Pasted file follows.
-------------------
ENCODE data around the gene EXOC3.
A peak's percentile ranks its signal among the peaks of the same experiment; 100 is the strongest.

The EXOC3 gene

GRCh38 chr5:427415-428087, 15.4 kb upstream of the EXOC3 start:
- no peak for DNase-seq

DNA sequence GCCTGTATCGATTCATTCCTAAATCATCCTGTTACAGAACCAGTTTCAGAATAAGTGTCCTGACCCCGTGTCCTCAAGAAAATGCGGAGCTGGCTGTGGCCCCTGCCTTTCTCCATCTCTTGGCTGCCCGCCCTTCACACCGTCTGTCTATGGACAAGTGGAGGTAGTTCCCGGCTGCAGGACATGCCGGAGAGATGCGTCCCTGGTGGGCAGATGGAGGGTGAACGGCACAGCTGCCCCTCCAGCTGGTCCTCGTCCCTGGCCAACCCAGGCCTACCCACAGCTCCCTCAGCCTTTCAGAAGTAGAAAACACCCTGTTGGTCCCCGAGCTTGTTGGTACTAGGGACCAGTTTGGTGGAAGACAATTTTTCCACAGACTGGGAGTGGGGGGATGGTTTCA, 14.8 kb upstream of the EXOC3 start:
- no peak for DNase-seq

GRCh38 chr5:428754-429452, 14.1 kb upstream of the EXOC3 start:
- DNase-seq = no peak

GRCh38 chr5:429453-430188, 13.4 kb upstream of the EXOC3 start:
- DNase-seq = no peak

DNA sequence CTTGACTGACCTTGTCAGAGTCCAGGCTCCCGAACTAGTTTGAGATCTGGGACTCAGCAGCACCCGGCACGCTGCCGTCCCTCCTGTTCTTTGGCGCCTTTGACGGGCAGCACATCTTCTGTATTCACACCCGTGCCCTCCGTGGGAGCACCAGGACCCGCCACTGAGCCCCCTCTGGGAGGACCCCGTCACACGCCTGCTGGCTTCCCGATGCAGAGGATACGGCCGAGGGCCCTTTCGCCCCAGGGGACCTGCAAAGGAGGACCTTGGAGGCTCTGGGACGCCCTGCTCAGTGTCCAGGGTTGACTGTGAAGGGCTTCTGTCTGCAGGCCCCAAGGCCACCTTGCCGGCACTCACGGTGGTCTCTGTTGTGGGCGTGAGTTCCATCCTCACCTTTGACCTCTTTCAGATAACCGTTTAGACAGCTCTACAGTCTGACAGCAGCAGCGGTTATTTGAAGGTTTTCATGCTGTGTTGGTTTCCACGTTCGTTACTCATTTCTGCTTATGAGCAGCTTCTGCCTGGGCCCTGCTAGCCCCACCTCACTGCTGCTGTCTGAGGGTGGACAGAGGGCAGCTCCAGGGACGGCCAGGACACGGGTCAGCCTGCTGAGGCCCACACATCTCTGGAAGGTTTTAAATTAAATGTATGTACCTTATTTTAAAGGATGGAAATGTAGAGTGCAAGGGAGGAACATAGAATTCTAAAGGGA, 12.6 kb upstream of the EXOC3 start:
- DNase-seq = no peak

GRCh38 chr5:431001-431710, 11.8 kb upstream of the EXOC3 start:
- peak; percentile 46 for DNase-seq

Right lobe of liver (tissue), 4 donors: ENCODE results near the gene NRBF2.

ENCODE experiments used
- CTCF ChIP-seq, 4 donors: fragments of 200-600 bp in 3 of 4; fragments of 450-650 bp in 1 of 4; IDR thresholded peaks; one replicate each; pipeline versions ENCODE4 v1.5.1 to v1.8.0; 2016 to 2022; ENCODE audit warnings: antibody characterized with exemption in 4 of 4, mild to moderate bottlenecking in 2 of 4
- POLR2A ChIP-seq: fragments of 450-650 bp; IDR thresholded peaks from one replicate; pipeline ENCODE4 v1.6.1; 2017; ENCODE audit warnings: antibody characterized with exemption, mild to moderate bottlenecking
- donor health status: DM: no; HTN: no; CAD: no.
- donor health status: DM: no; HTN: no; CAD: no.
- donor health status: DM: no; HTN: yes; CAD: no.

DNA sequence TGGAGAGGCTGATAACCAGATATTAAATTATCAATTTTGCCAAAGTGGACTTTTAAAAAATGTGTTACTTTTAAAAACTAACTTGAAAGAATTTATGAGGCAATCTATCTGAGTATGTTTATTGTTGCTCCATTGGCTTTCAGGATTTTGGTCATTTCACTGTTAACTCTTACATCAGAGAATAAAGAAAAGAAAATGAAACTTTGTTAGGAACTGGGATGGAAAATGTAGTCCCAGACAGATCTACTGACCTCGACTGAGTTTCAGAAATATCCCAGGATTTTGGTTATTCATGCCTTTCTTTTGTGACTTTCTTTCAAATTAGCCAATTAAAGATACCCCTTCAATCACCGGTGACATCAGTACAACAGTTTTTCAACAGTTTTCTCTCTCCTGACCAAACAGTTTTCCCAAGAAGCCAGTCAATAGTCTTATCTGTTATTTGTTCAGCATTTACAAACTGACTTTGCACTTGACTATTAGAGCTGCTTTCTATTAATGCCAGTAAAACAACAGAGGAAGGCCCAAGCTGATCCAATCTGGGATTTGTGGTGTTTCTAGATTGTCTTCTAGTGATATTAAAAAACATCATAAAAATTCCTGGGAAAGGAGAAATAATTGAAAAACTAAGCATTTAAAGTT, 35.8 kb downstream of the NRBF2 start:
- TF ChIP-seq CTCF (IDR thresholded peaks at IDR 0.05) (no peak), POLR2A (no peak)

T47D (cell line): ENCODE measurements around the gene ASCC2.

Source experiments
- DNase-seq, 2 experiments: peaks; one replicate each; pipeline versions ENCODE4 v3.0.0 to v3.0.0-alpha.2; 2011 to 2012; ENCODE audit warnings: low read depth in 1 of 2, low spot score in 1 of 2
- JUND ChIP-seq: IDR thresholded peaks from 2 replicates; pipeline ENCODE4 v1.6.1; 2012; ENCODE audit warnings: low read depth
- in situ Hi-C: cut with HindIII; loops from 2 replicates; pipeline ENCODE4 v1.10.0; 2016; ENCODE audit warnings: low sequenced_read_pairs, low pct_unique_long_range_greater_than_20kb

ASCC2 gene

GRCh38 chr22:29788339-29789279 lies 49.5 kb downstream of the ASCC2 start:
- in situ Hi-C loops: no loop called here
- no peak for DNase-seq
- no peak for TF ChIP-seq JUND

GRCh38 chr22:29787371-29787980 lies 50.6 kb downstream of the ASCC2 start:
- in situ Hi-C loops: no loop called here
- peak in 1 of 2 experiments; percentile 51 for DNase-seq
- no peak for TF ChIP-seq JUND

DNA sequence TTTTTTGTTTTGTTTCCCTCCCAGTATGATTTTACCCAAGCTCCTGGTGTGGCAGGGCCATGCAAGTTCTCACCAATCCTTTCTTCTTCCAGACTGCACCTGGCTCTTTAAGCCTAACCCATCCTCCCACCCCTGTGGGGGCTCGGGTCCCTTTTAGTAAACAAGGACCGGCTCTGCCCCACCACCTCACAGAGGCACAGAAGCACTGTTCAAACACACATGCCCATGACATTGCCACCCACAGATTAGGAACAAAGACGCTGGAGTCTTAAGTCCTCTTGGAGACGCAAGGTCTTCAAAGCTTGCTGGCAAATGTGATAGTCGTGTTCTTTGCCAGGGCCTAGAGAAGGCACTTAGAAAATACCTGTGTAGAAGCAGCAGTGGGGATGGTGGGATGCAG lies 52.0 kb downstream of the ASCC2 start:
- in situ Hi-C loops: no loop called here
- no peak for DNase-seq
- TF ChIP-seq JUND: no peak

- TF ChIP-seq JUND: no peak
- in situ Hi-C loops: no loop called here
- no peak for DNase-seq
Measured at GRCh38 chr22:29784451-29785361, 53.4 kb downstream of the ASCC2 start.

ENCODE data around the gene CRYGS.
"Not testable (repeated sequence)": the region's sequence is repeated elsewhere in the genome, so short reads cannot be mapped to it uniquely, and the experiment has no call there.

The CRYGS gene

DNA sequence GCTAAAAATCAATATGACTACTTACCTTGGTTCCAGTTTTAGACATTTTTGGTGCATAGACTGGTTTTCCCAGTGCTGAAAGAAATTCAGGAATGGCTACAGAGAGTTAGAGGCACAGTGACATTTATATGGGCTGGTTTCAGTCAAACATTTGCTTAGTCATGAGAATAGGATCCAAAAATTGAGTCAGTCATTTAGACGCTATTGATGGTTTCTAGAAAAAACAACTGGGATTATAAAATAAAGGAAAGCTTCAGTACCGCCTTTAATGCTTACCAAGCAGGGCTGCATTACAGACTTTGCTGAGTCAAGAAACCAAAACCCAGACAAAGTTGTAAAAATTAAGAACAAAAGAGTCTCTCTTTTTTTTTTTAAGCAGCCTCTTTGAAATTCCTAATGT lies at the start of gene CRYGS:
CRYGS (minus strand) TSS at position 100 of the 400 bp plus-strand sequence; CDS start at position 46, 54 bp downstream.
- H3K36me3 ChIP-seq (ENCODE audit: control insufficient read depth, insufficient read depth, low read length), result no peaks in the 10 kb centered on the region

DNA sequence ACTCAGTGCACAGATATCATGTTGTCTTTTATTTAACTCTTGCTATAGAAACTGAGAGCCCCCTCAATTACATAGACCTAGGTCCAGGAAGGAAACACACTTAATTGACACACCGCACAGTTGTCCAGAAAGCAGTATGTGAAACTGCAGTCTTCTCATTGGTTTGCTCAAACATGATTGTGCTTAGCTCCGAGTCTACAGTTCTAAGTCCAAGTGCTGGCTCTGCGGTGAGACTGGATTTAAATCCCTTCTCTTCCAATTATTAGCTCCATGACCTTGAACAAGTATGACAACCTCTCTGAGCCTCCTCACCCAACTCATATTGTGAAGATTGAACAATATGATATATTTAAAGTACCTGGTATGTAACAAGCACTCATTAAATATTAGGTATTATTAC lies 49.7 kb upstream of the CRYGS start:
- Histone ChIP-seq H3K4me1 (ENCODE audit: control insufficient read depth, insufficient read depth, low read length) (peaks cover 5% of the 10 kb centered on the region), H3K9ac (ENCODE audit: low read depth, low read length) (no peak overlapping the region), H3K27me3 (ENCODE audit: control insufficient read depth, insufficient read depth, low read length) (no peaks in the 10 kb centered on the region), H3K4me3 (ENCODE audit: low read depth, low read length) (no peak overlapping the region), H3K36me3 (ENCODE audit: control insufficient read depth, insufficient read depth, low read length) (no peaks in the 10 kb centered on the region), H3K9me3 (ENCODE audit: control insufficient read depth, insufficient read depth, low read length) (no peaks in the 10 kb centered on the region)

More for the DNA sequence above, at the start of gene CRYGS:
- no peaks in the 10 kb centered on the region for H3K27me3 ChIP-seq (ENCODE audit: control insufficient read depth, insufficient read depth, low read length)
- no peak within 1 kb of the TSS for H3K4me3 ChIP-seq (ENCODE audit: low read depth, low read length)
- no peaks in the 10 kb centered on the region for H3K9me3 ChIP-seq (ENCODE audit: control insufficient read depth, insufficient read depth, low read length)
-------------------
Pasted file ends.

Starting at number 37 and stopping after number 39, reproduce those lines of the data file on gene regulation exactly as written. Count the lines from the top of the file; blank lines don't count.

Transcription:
- peak in 1 of 2 experiments; percentile 51 for DNase-seq
- no peak for TF ChIP-seq JUND

DNA sequence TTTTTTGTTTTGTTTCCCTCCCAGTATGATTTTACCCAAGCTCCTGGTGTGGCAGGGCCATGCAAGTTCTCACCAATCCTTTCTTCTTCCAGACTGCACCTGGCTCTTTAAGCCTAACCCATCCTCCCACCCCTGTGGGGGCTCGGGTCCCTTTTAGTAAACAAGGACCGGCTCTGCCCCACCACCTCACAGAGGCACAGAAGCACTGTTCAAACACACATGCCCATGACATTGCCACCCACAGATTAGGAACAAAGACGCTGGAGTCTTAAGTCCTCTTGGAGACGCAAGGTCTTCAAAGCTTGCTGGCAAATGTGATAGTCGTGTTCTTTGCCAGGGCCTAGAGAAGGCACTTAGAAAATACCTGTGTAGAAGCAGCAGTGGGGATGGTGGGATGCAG lies 52.0 kb downstream of the ASCC2 start: